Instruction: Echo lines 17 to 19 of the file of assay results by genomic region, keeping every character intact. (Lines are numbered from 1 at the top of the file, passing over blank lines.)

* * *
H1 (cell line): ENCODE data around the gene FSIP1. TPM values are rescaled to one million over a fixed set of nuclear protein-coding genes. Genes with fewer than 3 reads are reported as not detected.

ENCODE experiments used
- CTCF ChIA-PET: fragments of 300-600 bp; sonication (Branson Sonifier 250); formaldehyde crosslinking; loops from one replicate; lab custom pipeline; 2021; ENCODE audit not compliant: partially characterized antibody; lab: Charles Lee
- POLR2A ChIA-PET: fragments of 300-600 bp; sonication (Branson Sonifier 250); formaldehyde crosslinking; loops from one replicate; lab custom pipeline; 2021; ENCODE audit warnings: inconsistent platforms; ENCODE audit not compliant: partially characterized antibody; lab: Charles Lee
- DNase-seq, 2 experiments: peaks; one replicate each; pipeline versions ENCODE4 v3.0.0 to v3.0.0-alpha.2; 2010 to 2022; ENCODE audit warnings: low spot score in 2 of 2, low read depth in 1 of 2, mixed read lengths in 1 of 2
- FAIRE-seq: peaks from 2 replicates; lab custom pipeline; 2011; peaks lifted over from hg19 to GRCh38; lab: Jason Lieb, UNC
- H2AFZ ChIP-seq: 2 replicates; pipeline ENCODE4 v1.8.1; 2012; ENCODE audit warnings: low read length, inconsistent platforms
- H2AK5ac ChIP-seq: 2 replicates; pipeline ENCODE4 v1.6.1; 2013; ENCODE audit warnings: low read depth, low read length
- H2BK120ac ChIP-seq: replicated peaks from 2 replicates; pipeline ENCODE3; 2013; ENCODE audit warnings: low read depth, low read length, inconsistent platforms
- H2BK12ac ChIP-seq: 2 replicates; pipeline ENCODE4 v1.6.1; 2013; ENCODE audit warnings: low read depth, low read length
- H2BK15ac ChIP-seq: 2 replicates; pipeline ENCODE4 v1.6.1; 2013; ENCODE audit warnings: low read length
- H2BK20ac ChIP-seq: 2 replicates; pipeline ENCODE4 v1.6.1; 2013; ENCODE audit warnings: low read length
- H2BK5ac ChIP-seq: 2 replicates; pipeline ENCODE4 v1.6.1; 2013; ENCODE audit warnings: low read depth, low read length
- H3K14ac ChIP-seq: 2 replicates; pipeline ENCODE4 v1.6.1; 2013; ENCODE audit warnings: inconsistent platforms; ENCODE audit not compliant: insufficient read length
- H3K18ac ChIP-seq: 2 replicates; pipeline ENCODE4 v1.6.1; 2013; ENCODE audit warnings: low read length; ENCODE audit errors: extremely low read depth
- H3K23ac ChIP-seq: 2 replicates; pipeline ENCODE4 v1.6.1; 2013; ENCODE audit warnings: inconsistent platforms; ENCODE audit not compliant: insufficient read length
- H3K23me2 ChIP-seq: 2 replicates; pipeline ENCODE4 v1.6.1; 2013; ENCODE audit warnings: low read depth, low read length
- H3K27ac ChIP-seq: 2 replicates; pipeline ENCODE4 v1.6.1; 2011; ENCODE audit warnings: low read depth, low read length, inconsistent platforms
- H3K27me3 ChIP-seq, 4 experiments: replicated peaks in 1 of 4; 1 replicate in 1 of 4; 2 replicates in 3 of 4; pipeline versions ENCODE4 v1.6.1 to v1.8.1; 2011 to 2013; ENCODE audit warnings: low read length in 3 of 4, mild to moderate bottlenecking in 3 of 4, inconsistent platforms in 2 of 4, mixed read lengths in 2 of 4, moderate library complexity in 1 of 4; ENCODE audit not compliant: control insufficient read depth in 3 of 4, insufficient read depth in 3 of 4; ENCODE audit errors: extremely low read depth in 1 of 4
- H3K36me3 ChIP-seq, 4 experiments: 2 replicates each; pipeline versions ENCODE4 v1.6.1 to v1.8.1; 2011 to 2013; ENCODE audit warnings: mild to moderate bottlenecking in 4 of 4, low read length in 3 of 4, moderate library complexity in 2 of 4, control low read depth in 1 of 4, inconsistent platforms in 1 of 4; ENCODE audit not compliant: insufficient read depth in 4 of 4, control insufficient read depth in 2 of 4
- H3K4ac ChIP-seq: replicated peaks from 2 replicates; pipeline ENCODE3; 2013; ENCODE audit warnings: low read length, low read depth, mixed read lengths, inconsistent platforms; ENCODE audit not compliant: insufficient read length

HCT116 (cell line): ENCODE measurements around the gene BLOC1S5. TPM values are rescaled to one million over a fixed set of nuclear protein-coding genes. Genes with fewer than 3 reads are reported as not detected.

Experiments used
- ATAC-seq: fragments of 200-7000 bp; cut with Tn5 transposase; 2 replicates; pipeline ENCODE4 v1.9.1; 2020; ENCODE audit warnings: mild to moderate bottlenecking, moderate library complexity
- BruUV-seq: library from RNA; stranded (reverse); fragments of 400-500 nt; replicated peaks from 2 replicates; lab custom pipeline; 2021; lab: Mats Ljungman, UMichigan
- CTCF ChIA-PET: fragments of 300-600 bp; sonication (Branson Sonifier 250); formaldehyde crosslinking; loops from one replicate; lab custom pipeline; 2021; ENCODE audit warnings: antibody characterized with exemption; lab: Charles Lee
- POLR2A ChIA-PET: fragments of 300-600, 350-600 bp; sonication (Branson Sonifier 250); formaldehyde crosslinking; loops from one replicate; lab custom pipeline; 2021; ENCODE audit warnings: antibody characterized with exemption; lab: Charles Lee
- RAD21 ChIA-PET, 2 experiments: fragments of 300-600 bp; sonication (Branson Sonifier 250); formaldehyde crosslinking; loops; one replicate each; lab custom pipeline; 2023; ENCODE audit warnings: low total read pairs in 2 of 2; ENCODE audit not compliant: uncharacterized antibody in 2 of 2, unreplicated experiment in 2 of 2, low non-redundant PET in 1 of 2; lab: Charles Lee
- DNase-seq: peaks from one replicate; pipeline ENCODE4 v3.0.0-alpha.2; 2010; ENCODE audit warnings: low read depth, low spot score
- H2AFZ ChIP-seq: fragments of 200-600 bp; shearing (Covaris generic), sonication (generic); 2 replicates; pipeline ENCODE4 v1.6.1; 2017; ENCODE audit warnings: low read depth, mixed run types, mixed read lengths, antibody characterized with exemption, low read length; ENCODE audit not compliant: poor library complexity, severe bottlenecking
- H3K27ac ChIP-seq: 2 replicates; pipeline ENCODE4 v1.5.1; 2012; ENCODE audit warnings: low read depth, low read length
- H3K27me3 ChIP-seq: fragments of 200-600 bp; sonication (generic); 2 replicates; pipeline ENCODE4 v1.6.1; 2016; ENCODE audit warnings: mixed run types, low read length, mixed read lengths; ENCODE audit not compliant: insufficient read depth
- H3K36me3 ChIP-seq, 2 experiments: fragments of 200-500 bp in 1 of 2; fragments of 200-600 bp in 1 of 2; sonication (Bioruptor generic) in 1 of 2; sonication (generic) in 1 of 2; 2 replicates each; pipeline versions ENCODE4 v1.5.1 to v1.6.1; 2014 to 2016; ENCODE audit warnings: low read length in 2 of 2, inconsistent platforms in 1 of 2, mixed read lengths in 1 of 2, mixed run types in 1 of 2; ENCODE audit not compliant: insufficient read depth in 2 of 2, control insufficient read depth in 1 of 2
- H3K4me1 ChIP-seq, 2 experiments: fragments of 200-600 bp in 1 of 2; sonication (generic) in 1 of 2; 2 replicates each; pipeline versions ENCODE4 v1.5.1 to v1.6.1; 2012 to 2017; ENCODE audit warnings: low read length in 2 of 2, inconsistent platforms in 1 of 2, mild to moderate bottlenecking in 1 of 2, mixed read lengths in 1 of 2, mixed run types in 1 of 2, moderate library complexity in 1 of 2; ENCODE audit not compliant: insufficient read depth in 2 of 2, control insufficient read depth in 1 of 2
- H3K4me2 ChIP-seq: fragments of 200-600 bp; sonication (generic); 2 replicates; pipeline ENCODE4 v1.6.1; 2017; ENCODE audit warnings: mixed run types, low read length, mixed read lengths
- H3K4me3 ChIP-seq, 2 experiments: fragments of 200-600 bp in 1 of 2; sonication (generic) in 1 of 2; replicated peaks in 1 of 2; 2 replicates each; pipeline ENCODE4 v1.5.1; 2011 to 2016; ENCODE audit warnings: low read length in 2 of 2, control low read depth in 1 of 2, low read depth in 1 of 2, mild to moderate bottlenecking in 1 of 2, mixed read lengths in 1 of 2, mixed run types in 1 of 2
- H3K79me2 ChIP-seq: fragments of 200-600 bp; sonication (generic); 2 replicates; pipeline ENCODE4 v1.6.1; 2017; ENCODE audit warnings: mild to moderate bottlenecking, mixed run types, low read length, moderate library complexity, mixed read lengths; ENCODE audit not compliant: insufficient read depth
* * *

- H3K23me2 ChIP-seq: 2 replicates; pipeline ENCODE4 v1.6.1; 2013; ENCODE audit warnings: low read depth, low read length
- H3K27ac ChIP-seq: 2 replicates; pipeline ENCODE4 v1.6.1; 2011; ENCODE audit warnings: low read depth, low read length, inconsistent platforms
- H3K27me3 ChIP-seq, 4 experiments: replicated peaks in 1 of 4; 1 replicate in 1 of 4; 2 replicates in 3 of 4; pipeline versions ENCODE4 v1.6.1 to v1.8.1; 2011 to 2013; ENCODE audit warnings: low read length in 3 of 4, mild to moderate bottlenecking in 3 of 4, inconsistent platforms in 2 of 4, mixed read lengths in 2 of 4, moderate library complexity in 1 of 4; ENCODE audit not compliant: control insufficient read depth in 3 of 4, insufficient read depth in 3 of 4; ENCODE audit errors: extremely low read depth in 1 of 4